Back to school? Expanding access to disaster-resilient schools in Turkey for Syrian children and hos
BY JOHANNES ZUTT CO-AUTHORS: ELIF AYHAN, JOEL REYES
Today, Turkey hosts more refugees than any other single country—almost 3.3 million. The vast majority are fleeing the civil war in Syria, and almost half are under the age of 18. A devastating consequence of the children’s flight is the disruption of their education, with about one in four Syrian refugee children in Turkey—mostly in urban areas in southeastern and southern provinces—not in school. Even so, due to tremendous efforts by the government of Turkey, about six in ten school-aged Syrian children now have access to either formal education facilities or temporary education centers in Turkey—a remarkable achievement, given the scale of the need and the rapidity with which it developed. As Turkey accommodates more students into its schools, it also strives to provide safe and inclusive learning environments. Keeping students safe and ensuring that the country’s educational infrastructure is reliable and functional go hand-in-hand. One of the most significant challenges to school safety in Turkey is seismic risk: several fault lines run through Turkey and in the past they have generated some of the world’s deadliest earthquakes, heavily impacting densely-populated urban areas. Because displaced communities currently live in some of the most earthquake-prone regions of Turkey, recent studies suggest that current seismic assessments may underestimate mortality rates by 20 percent or more.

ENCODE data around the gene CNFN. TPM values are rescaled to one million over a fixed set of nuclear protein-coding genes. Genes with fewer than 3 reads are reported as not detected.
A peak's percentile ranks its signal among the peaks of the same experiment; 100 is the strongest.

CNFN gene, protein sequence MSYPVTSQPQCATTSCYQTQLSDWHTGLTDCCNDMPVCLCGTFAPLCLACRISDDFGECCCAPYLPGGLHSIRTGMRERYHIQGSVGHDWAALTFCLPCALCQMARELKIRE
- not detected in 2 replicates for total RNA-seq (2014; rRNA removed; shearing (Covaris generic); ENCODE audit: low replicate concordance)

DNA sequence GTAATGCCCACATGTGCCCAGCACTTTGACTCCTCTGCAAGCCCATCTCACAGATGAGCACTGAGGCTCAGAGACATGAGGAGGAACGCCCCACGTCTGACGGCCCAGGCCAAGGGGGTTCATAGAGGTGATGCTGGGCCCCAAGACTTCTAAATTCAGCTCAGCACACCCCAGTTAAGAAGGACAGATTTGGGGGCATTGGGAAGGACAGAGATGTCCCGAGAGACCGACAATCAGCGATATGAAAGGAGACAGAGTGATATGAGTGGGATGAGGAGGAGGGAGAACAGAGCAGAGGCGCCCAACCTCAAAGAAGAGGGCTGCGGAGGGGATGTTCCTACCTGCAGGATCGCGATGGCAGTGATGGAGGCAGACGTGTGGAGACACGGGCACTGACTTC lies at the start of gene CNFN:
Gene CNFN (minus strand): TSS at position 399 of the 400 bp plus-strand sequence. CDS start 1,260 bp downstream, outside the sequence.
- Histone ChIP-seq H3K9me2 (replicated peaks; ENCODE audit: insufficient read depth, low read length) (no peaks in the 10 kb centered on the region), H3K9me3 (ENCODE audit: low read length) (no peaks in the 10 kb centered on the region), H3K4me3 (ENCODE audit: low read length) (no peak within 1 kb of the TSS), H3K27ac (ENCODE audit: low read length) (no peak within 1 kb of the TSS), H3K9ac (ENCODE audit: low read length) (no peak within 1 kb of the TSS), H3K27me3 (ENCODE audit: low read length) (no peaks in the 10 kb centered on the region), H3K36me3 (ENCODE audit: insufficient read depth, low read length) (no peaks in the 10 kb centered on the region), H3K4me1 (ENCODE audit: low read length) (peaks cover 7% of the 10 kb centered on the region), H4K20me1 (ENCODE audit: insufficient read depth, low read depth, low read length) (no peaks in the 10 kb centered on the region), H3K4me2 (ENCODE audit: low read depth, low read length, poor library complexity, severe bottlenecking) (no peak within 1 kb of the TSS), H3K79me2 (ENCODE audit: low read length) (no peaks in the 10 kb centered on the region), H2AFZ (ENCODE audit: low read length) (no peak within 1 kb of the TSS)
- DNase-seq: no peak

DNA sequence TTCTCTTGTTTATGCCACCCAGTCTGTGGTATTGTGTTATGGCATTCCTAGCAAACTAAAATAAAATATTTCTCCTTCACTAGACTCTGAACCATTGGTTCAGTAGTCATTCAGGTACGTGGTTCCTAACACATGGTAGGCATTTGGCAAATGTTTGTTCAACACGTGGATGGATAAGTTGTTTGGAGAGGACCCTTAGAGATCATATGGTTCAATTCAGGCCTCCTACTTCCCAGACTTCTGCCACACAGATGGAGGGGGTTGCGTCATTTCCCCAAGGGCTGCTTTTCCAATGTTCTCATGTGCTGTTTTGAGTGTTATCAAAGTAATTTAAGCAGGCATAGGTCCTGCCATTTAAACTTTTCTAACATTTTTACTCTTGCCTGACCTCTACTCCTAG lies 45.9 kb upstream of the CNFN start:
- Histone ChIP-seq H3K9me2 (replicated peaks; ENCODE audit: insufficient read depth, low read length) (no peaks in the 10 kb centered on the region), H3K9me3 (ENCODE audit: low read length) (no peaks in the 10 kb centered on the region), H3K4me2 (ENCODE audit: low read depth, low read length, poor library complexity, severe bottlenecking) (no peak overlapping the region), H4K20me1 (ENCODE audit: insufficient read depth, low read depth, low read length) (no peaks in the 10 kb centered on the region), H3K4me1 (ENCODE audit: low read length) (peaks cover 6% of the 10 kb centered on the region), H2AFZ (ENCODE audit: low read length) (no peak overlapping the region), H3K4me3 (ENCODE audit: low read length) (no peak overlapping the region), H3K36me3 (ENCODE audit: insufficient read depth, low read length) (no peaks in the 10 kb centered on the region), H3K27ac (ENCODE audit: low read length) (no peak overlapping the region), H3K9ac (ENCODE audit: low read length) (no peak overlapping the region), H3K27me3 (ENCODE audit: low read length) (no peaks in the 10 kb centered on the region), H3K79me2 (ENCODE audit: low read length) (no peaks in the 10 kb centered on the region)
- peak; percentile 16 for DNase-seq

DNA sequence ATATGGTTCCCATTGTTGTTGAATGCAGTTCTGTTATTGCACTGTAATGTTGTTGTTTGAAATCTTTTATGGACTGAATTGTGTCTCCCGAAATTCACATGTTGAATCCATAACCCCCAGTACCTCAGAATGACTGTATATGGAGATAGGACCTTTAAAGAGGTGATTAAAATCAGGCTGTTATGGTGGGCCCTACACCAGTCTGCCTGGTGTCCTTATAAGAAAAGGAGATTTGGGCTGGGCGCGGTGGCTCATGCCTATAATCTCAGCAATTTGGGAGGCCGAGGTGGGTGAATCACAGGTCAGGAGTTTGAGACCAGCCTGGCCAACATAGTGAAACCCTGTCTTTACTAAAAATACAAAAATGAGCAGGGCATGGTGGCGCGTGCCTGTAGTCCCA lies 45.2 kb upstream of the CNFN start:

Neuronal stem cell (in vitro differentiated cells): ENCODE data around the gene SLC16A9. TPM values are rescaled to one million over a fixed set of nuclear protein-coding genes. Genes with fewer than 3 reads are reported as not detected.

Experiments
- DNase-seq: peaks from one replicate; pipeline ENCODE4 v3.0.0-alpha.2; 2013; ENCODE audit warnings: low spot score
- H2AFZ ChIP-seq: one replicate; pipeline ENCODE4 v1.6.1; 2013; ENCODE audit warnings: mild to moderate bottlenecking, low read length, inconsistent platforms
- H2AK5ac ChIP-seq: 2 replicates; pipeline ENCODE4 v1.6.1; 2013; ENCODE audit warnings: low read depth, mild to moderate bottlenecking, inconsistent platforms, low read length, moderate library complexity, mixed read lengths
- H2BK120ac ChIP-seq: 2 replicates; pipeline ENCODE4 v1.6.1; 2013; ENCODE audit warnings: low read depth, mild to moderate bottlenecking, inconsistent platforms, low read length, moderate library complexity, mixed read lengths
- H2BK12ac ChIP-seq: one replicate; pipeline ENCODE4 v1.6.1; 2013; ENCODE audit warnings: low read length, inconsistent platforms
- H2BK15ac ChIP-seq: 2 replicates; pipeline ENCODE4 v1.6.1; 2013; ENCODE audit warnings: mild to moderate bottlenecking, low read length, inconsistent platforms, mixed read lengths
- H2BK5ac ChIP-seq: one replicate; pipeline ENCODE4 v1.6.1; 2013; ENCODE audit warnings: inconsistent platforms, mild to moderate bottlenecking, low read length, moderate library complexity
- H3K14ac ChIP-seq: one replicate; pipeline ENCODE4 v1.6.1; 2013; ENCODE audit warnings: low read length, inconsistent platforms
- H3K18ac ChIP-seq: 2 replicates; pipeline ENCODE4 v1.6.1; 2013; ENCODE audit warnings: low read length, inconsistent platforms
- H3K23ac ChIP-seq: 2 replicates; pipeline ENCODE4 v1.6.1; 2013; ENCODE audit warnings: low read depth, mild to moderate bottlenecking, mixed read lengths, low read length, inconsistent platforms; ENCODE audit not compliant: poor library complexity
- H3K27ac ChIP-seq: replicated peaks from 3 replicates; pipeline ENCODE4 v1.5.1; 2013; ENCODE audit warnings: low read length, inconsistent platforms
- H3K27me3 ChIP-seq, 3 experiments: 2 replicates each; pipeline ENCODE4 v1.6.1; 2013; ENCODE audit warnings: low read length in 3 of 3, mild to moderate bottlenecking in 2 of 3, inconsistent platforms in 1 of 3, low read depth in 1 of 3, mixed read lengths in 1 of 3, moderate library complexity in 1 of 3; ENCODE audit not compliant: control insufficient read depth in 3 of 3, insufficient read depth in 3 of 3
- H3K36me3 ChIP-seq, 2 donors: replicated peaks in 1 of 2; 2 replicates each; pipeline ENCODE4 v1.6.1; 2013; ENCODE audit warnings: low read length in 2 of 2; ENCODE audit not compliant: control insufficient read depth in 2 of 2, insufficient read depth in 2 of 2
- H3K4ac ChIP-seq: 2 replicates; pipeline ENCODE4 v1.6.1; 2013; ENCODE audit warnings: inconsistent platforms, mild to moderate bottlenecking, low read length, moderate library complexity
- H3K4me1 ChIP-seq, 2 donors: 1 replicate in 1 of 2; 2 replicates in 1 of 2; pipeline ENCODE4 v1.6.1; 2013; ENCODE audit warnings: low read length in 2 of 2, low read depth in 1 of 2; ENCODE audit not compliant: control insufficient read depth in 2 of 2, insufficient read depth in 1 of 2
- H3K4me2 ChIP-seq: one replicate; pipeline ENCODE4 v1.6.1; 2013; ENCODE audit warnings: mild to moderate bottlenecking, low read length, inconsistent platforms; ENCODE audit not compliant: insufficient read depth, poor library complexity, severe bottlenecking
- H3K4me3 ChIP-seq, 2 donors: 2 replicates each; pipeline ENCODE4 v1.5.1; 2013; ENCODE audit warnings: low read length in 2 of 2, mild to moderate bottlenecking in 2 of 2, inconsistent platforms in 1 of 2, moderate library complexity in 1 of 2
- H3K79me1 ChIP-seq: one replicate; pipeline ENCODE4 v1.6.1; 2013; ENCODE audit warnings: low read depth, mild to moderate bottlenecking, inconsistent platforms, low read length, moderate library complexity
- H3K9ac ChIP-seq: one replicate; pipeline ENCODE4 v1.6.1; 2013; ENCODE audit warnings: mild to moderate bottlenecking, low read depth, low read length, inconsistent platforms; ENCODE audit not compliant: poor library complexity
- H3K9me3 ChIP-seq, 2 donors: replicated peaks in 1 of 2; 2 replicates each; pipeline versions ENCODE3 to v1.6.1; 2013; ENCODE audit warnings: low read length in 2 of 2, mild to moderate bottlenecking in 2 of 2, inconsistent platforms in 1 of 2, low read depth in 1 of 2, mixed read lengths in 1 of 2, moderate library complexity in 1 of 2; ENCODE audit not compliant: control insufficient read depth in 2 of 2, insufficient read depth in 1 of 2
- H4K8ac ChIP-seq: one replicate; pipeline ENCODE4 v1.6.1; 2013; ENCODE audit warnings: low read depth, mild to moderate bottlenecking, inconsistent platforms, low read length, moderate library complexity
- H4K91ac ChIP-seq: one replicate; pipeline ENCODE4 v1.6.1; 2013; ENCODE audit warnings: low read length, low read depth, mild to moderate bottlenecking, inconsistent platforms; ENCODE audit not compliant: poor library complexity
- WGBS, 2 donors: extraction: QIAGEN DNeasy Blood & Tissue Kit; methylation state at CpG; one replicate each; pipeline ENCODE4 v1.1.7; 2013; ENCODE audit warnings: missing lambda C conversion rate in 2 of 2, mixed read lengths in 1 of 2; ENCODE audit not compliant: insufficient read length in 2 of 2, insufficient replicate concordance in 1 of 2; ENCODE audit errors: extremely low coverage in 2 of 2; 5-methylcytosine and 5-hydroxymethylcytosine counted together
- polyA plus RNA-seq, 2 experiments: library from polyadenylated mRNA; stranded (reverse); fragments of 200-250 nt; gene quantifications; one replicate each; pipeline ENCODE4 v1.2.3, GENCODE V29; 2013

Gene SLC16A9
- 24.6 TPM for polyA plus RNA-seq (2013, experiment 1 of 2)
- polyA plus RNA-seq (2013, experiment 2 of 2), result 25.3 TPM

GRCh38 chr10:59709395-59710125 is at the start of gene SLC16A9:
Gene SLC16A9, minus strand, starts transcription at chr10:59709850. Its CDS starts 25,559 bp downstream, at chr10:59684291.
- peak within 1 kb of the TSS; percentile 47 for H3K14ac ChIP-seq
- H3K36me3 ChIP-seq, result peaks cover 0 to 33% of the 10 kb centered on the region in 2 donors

The Government of Turkey is working hard to address the challenge of expanding access to safe schools for both displaced populations and their host communities. By the end of 2017, the Government aims to achieve full educational enrollment for all Syrian children. In this context, the World Bank is administering a $160 million project that aims to build at least 56 disaster-resilient educational facilities to benefit up to 40,000 school children every year. Turkey’s Ministry of National Education is implementing the project, and the European Commission is financing it under its Facility for Refugees in Turkey (FRiT). The project is aligned with the Government’s priorities for responding to the distress faced by Syrian refugees in Turkey and its commitment to ensure that all education infrastructure is disaster-resilient and accessible to all by 2019. Within the World Bank, this project is informed by technical support provided by the Government of Japan and also by our Global Program for Safer Schools. The latter initiative, launched in 2014 by the Global Facility for Disaster Reduction and Recovery (GFDRR), aims to identify scalable and sustainable solutions to ensure that educational infrastructure is resilient to climate and disaster risk. Moving forward, Turkey’s investments to improve the access of displaced communities to formal education through the construction of disaster-resilient schools can serve as a model for other countries vulnerable to natural hazards. Global estimates indicate that more than 875 million school children live in earthquake-prone regions around the world. Enabled by key partnerships to protect the lives and academic futures of the most vulnerable learners, safer schools are just one element of Turkey’s comprehensive effort to enhance resilience to climate and disaster risk. Turkey’s ambitious goal to ensure the safety and continued education of Syrian children also builds on strategic and sustained investments in reducing disaster risk. In 2005, Turkey initiated the Istanbul Seismic Risk Mitigation and Emergency Preparedness Project (ISMEP), which leveraged $2.1 billion from partners to enhance preparedness, reinforce public infrastructure (including 873 schools serving 1.1 million students), modernize emergency response, and establish measures to improve building code regulations for the province of Istanbul. Today, Turkey is once again demonstrating how investments in disaster resilience provide an opportunity to tackle a range of complex development challenges, from education to forced displacement.